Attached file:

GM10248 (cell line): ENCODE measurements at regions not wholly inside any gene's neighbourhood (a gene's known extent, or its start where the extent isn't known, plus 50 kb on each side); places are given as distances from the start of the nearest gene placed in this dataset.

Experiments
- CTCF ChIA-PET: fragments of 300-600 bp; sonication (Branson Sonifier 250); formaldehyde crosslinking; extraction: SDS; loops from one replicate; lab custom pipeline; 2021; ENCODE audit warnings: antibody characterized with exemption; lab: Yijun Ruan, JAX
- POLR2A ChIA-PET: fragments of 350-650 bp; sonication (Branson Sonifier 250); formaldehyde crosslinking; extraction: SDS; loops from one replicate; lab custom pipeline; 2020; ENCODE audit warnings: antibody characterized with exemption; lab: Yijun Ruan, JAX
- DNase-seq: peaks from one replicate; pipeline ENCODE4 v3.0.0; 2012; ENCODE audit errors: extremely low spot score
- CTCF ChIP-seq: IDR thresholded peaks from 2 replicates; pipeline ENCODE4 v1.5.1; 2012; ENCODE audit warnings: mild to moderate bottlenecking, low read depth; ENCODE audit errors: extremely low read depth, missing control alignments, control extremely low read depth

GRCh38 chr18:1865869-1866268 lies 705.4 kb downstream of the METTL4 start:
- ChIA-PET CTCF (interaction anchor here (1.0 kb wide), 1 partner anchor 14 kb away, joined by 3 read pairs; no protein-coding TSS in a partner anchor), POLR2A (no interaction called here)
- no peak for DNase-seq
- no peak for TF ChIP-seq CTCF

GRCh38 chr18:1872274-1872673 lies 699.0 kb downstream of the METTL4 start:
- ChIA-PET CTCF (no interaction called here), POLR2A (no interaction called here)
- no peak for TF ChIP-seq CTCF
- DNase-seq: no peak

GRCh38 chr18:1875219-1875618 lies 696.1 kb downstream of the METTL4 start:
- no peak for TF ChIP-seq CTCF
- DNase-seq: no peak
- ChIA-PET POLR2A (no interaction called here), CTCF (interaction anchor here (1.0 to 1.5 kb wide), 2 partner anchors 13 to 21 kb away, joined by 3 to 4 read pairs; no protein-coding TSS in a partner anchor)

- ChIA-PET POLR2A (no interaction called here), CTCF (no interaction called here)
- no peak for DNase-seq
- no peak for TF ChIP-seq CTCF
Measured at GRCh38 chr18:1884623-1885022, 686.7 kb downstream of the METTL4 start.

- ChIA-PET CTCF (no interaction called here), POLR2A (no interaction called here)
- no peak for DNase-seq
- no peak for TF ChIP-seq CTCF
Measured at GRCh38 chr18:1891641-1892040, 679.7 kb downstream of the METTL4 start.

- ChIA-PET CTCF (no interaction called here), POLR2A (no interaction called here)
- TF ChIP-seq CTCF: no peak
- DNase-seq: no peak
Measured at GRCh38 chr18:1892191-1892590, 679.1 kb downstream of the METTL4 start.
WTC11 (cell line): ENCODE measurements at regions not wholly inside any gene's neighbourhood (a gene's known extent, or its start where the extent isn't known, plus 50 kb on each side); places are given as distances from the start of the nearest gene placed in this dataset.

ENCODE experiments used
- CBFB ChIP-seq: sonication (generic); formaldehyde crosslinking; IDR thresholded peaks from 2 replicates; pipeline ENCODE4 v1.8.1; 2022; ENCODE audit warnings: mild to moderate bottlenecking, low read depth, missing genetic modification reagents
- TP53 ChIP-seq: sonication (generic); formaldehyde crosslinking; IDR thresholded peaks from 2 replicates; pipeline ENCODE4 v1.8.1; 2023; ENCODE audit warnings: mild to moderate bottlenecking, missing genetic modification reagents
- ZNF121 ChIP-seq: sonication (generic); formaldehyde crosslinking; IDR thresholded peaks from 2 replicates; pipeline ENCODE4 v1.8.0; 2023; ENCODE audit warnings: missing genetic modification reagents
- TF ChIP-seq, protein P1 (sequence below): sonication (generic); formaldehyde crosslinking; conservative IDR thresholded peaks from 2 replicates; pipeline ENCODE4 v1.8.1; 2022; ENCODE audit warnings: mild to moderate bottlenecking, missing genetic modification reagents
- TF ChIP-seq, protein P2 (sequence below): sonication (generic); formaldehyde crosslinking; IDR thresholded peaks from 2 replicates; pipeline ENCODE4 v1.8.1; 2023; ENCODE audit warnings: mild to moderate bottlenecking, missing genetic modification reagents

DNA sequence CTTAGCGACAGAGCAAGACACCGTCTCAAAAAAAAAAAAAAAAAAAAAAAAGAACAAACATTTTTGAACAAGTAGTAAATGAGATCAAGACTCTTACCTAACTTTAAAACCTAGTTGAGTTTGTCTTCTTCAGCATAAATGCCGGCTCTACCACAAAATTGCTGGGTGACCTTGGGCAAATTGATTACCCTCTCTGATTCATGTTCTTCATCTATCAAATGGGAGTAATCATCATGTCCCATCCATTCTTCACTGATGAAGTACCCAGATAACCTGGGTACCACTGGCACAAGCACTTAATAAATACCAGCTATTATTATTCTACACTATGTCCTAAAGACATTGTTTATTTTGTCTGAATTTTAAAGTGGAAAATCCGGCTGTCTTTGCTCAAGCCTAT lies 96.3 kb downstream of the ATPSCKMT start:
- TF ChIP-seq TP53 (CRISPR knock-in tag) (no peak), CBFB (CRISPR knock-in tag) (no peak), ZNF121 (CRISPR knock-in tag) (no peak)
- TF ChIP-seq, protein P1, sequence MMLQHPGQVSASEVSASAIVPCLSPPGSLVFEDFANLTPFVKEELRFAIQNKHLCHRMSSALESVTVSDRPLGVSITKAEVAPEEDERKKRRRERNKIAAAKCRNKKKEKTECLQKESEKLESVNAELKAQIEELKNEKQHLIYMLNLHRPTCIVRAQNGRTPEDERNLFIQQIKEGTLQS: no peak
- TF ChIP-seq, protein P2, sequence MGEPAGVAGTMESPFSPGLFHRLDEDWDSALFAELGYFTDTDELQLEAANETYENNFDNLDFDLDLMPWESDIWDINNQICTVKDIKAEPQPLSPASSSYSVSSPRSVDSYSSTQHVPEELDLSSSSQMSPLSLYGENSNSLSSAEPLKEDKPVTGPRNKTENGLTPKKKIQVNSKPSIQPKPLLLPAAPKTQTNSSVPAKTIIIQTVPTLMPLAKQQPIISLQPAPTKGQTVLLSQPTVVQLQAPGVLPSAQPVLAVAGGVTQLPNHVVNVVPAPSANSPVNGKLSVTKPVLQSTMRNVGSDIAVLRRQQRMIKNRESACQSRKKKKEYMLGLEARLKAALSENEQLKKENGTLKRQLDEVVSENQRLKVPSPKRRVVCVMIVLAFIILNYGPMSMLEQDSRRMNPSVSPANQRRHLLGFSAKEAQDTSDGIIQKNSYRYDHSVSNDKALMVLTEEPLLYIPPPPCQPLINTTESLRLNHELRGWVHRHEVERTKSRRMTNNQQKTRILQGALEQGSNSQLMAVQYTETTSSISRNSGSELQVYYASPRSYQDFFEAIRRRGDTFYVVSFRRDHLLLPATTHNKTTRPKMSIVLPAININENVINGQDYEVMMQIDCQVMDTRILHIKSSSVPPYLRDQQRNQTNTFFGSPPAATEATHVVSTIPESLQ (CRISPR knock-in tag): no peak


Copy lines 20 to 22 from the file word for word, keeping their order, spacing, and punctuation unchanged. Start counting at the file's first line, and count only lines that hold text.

- no peak for DNase-seq
- no peak for TF ChIP-seq CTCF
Measured at GRCh38 chr18:1884623-1885022, 686.7 kb downstream of the METTL4 start.